Exposé print issues (1993-2011)
Magma — Live (Hhaï)
(Seventh Records REX X-XI, 1975/2012, 2LP)
McLatchey's Second Tier
This post will be umlaut free for efficiency. Hhai Live is the top Magma on my list if for no other reason than it was probably the first one I could sink my teeth into. My first actual Magma was the studio album Kohntarkosz which I later grow to love but found impenetrable at first. In fact my opinion remains that the band was pretty much always better on stage than in the studio, like any good, essentially, jazz band is. Magma was always a true original even from their debut but by 1975 I think it's fair to say that the sound had taken a slight turn to fusion, if only because the great violinist Didier Lockwood was in the group and certainly because the genre was in full flight by 1975. And so the studio pieces started to grow in length in areas to give the soloists time to jam a while. And the jams on this are astoundingly great. The album is dominated largely by music from their third and fourth albums but there's some excellent new material as well. It was nice when I finally got to see Magma to see them actually perform "Hhai." Is their best live album? Hard to say anymore, as Magma has to be one of the few bands who have managed to reform and be just as good and sometimes even better than they were in the 70s, and there's lots of great documents to show for it. But this one's like returning home.
by Mike McLatchey, Published 2016-05-12
1975 saw several personnel changes in Magma's lineup, but the instrumentation which recorded the brilliant Köhntarkösz remained virtually unchanged, only adding Didier Lockwood on violin. This ensemble recorded what is generally considered Magma's strongest, most diverse, and most impressive album. The double live record contains versions of six of Magma's most appealing works, infused with even more drama, emotion, and dynamics than the studio material. An awe-inspiring full-length rendition of "Köhntark" opens the album, following the studio version closely but opening up in the second part for a frenzied violin solo from Lockwood and a short bass solo from Bernard Paganotti. The piece culminates with a rousing choral climax replacing the slower, darker conclusion to the studio recording. A new track, "Hhaï," follows, featuring a bright, optimistic repeating electric piano figure which accompanies the melody, stated through Klaus Blasquiz's inspiring vocal gymnastics and Lockwood's supple violin. The piece opens up for some electric piano soloing and builds to another dramatic vocal conclusion. Vander significantly rearranged the opening track from Magma's first album, "Kobaïa," to construct the next piece. With a prominent bass line and syncopated electric piano chords, "Kobah" has a flowing, laid-back funk feel to it, incorporating some tight violin and guitar fills. "Lïhns" is another new track, a peaceful, celestial, hymn-like piece with gentle vocals lilting over a delicate electric piano figure. The album closes with the second half of a "Mekanïk Destruktïw Kommandöh" performance, beginning with a short, violent bass solo and a soaring violin solo before proceeding into the dramatic finale. This live version omits the closing choral coda. The Seventh CD release of Live also includes two extra tracks. "Da Zeuhl Wortz Mëkanïk" immediately precedes the "Mekanïk Destruktïw Kommandöh" excerpt, effectively capturing about two-thirds of the full piece. "Ëmëhntëht-Rê" is another new track which begins with a haunting choral melody, leading into a rhythmically augmented variation accompanied by a repetitive violin, bass, and high-hat groove.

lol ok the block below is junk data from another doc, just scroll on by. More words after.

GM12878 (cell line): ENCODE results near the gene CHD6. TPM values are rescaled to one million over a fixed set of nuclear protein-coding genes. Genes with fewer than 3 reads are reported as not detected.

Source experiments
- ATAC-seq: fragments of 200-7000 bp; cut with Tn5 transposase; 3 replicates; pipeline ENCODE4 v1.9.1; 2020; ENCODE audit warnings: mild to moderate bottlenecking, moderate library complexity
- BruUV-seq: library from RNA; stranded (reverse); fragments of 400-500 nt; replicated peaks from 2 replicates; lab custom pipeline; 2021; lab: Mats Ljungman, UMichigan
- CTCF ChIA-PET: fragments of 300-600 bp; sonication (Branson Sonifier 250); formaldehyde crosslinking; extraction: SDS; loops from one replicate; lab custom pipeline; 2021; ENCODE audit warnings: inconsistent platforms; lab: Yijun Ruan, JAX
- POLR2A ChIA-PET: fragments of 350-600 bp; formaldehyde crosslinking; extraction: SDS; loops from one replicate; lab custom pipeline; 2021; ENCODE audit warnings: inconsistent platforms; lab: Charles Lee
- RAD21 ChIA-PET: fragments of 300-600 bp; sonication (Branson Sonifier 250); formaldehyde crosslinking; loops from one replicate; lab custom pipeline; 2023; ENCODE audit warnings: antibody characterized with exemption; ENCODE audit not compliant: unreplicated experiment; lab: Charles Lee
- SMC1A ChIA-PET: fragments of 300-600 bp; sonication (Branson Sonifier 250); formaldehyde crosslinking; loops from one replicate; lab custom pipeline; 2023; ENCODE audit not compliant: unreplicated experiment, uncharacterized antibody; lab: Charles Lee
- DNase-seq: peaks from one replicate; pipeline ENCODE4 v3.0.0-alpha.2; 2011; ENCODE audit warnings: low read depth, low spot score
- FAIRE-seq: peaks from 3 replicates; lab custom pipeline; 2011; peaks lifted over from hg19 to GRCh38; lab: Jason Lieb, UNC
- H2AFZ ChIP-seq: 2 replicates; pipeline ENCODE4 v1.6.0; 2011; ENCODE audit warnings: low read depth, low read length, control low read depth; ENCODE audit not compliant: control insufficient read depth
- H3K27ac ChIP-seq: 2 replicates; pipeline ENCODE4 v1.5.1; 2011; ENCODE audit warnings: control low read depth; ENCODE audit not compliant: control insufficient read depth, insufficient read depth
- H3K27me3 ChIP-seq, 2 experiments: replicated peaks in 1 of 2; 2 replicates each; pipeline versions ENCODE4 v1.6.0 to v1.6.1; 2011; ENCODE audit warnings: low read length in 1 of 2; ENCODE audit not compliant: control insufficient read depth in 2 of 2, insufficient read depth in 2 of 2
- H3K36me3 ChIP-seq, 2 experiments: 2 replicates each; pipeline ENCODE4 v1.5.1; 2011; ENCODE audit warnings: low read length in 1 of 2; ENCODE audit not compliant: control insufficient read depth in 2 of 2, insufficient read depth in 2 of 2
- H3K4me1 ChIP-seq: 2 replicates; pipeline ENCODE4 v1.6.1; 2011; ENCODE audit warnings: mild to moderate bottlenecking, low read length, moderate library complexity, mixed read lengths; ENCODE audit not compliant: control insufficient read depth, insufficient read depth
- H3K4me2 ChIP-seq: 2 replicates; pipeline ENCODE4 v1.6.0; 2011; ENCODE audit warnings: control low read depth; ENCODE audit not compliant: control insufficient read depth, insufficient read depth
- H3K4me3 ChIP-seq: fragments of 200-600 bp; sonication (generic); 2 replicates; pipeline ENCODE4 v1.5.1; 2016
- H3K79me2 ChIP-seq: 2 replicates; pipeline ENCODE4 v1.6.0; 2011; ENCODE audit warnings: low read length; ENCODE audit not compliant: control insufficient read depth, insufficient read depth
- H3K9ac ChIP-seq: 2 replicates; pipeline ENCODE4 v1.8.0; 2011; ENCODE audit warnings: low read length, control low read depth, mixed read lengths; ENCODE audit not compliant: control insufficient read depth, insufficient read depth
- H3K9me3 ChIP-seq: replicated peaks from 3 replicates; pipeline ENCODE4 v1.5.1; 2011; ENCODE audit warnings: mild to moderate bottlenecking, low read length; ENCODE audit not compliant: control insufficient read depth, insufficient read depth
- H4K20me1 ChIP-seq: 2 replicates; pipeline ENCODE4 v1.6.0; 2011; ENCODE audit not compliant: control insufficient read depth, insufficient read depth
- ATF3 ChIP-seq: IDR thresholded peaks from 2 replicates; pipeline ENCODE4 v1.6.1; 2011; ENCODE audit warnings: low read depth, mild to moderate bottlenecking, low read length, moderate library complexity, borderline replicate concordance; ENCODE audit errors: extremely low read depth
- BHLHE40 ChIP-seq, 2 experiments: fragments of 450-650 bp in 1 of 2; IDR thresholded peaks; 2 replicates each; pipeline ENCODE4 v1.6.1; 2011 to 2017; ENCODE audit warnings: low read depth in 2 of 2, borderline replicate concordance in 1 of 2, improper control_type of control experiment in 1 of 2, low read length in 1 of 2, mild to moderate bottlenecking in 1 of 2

by Rob Walker, Published 1995-11-01
Filed under: New releases, 2012 releases, 1975 recordings
Related artist(s): Magma, Stella Vander, Christian Vander / Offering, Bernard Paganotti, Didier Lockwood
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